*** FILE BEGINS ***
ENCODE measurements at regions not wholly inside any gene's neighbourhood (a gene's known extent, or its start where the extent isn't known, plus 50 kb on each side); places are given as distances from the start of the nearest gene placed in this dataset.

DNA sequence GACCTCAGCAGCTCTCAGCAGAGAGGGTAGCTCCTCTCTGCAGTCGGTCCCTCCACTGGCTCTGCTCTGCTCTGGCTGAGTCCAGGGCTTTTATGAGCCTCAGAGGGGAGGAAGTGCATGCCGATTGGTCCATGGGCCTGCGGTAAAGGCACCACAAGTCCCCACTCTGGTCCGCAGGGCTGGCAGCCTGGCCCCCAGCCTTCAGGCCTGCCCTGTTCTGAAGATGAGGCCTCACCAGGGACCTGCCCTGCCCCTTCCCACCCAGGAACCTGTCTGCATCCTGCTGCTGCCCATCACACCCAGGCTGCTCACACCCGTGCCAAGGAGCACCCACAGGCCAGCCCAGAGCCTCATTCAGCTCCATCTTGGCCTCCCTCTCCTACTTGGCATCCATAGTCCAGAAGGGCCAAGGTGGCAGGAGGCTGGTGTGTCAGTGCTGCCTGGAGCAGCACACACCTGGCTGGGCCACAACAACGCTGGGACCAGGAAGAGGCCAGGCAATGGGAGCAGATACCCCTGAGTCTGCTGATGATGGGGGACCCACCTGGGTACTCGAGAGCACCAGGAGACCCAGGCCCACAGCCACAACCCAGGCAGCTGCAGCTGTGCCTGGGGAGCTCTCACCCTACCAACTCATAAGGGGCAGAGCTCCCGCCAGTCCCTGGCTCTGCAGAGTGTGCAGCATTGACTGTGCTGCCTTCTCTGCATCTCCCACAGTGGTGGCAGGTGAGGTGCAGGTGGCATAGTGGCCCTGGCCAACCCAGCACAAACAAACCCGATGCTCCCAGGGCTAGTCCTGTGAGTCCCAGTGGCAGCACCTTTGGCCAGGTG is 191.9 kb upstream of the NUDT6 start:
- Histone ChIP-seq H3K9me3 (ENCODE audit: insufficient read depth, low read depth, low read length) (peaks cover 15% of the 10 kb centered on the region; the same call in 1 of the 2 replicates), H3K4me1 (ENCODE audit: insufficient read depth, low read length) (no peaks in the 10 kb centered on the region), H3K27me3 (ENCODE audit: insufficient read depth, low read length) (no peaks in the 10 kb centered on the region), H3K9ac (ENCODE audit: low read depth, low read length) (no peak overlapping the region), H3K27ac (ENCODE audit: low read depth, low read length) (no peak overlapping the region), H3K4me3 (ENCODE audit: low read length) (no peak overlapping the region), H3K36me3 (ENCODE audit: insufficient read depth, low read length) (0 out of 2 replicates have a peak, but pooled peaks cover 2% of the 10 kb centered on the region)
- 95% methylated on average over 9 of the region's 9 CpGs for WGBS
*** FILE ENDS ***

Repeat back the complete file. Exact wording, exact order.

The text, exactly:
ENCODE measurements at regions not wholly inside any gene's neighbourhood (a gene's known extent, or its start where the extent isn't known, plus 50 kb on each side); places are given as distances from the start of the nearest gene placed in this dataset.

DNA sequence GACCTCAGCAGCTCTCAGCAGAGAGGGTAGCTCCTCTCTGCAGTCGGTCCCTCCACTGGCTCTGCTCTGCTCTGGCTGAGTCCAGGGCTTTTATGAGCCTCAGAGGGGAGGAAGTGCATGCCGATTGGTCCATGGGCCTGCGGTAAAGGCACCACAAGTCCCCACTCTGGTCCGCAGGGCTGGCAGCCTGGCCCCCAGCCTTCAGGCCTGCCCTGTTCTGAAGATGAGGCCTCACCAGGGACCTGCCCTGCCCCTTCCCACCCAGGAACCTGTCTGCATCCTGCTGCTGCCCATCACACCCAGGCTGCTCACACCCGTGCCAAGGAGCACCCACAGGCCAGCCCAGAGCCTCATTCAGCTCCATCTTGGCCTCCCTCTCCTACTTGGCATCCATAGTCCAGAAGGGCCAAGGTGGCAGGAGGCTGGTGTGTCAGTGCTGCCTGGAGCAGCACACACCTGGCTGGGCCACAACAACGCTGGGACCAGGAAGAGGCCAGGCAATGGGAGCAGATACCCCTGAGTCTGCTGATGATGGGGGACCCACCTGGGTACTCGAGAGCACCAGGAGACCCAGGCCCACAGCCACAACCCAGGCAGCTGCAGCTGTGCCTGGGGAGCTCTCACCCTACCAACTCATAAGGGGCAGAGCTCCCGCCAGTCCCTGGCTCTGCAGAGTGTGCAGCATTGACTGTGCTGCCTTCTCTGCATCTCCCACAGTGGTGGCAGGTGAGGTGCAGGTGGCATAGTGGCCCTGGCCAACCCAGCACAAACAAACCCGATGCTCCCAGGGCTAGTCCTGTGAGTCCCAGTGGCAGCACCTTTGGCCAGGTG is 191.9 kb upstream of the NUDT6 start:
- Histone ChIP-seq H3K9me3 (ENCODE audit: insufficient read depth, low read depth, low read length) (peaks cover 15% of the 10 kb centered on the region; the same call in 1 of the 2 replicates), H3K4me1 (ENCODE audit: insufficient read depth, low read length) (no peaks in the 10 kb centered on the region), H3K27me3 (ENCODE audit: insufficient read depth, low read length) (no peaks in the 10 kb centered on the region), H3K9ac (ENCODE audit: low read depth, low read length) (no peak overlapping the region), H3K27ac (ENCODE audit: low read depth, low read length) (no peak overlapping the region), H3K4me3 (ENCODE audit: low read length) (no peak overlapping the region), H3K36me3 (ENCODE audit: insufficient read depth, low read length) (0 out of 2 replicates have a peak, but pooled peaks cover 2% of the 10 kb centered on the region)
- 95% methylated on average over 9 of the region's 9 CpGs for WGBS